From a Dog's Mouth to a Patient's Aorta

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Journal of Vascular Surgery


Background: Pasteurella multocida is a zoonotic gram-negative bacillus, commonly transmitted to humans through canine or feline oral and respiratory tract secretions. The bacteria can cause systemic disease, especially in patients with immunocompromising conditions, and rarely infects native vessels.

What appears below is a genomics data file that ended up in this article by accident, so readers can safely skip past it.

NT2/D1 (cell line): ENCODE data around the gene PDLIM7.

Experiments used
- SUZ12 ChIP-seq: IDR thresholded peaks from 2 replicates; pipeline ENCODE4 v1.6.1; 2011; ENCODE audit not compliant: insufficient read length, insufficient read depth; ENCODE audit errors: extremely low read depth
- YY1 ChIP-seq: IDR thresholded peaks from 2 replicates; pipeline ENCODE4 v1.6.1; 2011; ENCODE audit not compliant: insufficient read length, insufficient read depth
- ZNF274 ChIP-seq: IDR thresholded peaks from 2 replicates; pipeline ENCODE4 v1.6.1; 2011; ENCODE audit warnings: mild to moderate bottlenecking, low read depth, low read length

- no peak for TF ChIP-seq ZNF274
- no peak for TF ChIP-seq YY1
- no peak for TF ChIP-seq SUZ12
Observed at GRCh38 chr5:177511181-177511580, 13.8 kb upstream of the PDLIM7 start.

Case Report: We report a case of mycotic aneurysm caused by P multocida after a dog was allowed to repeatedly lick a patient’s open leg wounds. A 71-year-old man with a preexisting 3.4-cm abdominal aortic aneurysm, was admitted with abdominal pain, a low-grade fever, and mild leukocytosis. A computed tomography scan revealed periaortic inflammation with a 0.2-cm increase in aneurysmal size over 3 months. Several small wounds were also noted on the patient’s lower extremity. Empiric intravenous antibiotics were initiated until cultures grew P multocida. Targeted antibiotics were started and the patient was discharged after his condition improved. Two days later, he was readmitted with severe abdominal pain and significant leukocytosis. Repeat computed tomography scan revealed an enlarged abdominal aortic aneurysm (5.28 cm × 4.09 cm), at which time we proceeded with an aortoiliac bypass with a cryopreserved aorta. At the 10-year follow-up, the repair was intact and without complications.



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